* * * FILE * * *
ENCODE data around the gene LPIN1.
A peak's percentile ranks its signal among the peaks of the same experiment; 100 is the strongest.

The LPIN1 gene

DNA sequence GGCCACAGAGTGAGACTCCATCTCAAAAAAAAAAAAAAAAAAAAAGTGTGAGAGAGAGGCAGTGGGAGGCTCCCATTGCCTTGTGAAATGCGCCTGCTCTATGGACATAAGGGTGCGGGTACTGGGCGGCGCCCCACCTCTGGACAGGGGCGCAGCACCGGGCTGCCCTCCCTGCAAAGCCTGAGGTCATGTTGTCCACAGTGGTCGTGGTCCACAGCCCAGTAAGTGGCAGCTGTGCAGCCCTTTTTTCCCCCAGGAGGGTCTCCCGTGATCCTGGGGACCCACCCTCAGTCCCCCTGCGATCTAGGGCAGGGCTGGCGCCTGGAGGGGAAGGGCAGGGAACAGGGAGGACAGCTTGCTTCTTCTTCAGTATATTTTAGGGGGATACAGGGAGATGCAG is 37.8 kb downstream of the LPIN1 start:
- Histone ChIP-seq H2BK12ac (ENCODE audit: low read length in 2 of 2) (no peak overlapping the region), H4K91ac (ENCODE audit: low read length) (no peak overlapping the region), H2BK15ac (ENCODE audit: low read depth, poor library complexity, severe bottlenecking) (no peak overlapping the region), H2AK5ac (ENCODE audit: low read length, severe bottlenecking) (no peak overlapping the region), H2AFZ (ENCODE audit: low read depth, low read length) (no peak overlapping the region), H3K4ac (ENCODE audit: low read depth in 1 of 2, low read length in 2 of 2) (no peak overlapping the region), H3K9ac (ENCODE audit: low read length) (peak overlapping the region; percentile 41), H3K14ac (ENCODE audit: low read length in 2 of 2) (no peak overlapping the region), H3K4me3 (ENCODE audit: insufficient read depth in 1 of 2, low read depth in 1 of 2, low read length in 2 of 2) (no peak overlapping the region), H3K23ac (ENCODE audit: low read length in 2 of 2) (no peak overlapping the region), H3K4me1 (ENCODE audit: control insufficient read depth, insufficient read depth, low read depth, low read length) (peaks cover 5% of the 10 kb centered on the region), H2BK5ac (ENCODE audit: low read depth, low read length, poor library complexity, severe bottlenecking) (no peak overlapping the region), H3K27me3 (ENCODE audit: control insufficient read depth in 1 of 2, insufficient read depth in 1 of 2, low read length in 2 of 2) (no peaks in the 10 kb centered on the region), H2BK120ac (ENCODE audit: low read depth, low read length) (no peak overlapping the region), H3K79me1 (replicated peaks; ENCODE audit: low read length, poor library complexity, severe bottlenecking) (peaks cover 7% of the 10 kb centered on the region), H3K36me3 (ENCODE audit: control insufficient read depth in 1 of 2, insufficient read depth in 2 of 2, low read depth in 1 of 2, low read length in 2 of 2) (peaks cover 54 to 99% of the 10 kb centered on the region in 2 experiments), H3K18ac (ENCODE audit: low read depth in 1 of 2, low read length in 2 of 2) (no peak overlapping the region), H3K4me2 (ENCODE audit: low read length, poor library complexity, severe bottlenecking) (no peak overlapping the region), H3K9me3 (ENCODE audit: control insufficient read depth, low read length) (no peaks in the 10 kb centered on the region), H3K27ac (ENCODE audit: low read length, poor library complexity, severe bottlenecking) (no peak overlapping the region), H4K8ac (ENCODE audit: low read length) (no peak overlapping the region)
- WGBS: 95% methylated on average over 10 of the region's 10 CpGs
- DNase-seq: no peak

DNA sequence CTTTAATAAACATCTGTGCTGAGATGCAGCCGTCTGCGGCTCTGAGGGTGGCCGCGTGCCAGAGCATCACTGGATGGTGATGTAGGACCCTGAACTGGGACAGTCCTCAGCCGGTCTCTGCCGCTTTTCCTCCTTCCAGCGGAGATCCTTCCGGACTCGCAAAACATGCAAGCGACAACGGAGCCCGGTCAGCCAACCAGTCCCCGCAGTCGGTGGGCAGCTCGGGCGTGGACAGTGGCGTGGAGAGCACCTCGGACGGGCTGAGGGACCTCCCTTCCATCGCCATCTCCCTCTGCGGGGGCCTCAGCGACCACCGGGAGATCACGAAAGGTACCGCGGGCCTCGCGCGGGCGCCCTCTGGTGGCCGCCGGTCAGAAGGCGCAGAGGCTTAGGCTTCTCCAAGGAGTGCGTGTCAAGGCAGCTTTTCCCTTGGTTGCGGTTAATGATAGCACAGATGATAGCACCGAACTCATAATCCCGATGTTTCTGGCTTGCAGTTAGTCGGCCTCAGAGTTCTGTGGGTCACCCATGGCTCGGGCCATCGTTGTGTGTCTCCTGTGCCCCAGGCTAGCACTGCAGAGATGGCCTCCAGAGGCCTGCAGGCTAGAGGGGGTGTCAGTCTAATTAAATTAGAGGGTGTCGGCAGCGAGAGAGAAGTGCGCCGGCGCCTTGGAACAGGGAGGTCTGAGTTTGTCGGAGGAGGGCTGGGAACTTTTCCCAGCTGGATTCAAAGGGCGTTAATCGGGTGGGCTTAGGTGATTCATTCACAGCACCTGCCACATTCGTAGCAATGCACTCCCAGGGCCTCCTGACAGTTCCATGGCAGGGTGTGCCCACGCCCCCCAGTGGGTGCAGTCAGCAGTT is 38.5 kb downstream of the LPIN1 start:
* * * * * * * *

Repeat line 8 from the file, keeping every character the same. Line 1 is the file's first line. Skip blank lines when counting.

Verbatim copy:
DNA sequence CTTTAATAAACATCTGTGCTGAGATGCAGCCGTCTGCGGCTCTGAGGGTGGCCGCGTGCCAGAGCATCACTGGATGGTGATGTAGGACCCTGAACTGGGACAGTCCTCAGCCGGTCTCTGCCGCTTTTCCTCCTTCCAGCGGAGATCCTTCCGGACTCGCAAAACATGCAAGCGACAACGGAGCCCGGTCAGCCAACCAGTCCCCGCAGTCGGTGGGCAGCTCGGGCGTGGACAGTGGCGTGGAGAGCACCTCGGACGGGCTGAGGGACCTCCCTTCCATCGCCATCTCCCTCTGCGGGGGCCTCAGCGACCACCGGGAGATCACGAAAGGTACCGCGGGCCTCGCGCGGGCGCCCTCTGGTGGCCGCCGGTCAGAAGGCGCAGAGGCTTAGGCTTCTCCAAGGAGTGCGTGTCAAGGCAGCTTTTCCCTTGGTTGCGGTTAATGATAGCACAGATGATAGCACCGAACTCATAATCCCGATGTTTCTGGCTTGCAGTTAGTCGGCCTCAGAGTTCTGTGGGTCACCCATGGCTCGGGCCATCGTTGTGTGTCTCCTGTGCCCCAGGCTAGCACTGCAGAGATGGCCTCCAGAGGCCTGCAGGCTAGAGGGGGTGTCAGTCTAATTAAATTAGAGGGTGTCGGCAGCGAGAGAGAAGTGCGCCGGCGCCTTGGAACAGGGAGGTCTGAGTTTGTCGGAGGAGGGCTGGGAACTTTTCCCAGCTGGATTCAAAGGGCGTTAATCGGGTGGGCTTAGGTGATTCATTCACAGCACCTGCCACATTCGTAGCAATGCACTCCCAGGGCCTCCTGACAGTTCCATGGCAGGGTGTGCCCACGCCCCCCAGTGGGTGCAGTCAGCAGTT is 38.5 kb downstream of the LPIN1 start: